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By Lida Prypchan
In most books about how to improve memory the authors depict memory as a file with many drawers where we can classify and select what will go in each. We memorize something in a better or worse way, depending on the favorable or unfavorable impression that it produces in us. How can we not be interested...

By Lida Prypchan
Vincent van Gogh’s moods often fluctuated with the seasons. He was often chronically ill during the colder, winter months, no matter where he lived. Suffering from an ongoing cough (probably from a prolific liking for tobacco), general malaise (probably from a limited diet that kept him near starvation...

By Lida Prypchan
Born on March 30, 1853, in Groot-Zundert, Netherlands, Vincent Van Gogh lived the life of a tortured artist. Known for his use of color as symbolism as well as his rough painting style, Van Gogh’s influence on 20th –century art virtually mirrored the influence of the modern medical exploration of...

By Lida Prypchan
Although it appears that the two months between the arrival of Paul Gauguin at Arles and his time with Vincent van Gogh were largely two of the happiest months of van Gogh’s life, by December 23, 1888, it had ended in disaster. Whether precipitated by an argument with Gauguin, his feelings of inadequacy...

By Lida Prypchan
Living with his brother, Theo, in Paris beginning March 1886, Vincent van Gogh seemed to have a positive effect on Vincent’s work. Perhaps this was because, in Paris, he was exposed to artists on a professional, rather than a student, level. Although Vincent still had little respect for art that he...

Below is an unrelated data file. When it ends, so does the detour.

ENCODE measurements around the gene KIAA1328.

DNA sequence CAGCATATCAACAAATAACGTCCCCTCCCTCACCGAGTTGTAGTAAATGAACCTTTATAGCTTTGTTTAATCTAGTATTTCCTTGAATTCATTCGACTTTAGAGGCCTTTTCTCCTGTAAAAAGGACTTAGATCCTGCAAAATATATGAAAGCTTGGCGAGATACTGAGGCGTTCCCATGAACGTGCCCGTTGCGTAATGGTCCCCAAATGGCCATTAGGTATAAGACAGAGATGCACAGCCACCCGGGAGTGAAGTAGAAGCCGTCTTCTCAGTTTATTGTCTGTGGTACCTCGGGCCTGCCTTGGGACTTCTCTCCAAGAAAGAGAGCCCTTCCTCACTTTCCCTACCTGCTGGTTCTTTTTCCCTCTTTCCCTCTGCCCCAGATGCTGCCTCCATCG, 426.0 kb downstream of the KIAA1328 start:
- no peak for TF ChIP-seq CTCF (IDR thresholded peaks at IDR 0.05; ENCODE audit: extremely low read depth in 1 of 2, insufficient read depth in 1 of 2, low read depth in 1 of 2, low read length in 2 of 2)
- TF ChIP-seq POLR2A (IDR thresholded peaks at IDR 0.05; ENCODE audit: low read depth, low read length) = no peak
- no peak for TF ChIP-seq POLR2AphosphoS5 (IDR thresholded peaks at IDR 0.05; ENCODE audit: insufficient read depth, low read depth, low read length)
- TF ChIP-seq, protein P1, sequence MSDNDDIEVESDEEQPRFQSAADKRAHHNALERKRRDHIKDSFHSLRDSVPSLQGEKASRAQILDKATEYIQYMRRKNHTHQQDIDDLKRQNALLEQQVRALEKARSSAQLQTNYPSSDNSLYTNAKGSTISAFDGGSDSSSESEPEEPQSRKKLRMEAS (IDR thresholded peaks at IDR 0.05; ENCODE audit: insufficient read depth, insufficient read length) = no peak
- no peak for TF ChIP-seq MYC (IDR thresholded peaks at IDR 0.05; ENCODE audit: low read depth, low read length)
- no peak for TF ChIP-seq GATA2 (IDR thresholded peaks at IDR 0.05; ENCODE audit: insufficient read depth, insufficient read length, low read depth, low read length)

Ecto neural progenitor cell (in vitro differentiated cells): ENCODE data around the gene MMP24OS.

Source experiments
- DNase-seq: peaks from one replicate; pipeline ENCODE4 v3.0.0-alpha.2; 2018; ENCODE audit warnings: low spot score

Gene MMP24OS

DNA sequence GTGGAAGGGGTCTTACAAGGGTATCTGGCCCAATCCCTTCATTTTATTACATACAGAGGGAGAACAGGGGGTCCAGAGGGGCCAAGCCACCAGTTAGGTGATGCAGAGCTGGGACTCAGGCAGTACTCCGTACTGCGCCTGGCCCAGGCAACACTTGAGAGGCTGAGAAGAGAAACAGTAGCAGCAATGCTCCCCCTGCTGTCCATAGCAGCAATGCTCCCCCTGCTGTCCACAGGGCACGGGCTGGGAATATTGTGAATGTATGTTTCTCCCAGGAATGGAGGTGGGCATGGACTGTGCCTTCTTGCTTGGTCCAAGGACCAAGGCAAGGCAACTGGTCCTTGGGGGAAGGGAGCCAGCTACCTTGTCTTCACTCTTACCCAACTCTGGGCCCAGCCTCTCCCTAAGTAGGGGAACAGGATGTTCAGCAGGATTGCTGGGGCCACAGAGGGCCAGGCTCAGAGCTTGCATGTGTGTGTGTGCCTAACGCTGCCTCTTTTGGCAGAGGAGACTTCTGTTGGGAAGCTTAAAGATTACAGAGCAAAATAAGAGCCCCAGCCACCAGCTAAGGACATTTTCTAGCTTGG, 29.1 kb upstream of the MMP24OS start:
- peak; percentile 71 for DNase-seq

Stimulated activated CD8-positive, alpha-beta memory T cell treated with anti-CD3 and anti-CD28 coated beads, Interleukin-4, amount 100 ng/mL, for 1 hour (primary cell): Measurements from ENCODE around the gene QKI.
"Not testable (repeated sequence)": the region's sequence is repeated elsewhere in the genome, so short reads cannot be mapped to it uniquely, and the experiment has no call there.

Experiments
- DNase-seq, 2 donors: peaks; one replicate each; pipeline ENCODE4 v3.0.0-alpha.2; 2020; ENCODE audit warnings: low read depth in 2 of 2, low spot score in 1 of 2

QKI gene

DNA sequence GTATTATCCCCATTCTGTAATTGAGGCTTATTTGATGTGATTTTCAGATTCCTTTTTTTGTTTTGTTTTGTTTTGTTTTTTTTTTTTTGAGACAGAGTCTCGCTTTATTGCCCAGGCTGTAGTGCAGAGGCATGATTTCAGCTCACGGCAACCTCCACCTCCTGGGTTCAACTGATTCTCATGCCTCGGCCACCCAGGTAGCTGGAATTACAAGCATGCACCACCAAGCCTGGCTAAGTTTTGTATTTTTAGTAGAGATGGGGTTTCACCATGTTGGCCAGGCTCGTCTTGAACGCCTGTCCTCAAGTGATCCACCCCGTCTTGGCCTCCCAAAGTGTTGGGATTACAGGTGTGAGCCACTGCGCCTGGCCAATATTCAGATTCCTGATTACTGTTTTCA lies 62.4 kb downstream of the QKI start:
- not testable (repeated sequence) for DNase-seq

PP+A is a network of people from all walks of life who are interested in the relatedness between Psychiatry, Philosophy and the Arts.

We are interested in all aspects and points of views from mental health professionals, students, patients, and outside observers. We encourage the discussion of all philosophies including ancient or modern, new age, Eastern/Western, spirituality/religion and how they relate to overall artistic expression of the human condition through music, artworks, paintings, language/writing and creativity as a whole.

Our mission is:

pp+a_logo_web_SM to recognize and promote the interrelatedness of psychiatry, philosophy and the arts

pp+a_logo_web_SM to provide a safe space (with anonymity available) for discussions about the mind, psychiatric conditions, philosophy, and the impact of the arts on the mind and the spirit

pp+a_logo_web_SM to explore the link between psychiatric conditions and creativity, often described as the thin line between great works of art and madness.

PP+A offers a discussion forum generated by an online publication of articles and creative works (photography, videos, music, etc.) to which you are invited to contribute. We also encourage you to learn more about the relatedness between Psychiatry, Philosophy, and the Arts by clicking on one of the categories to the right.

We welcome your participation!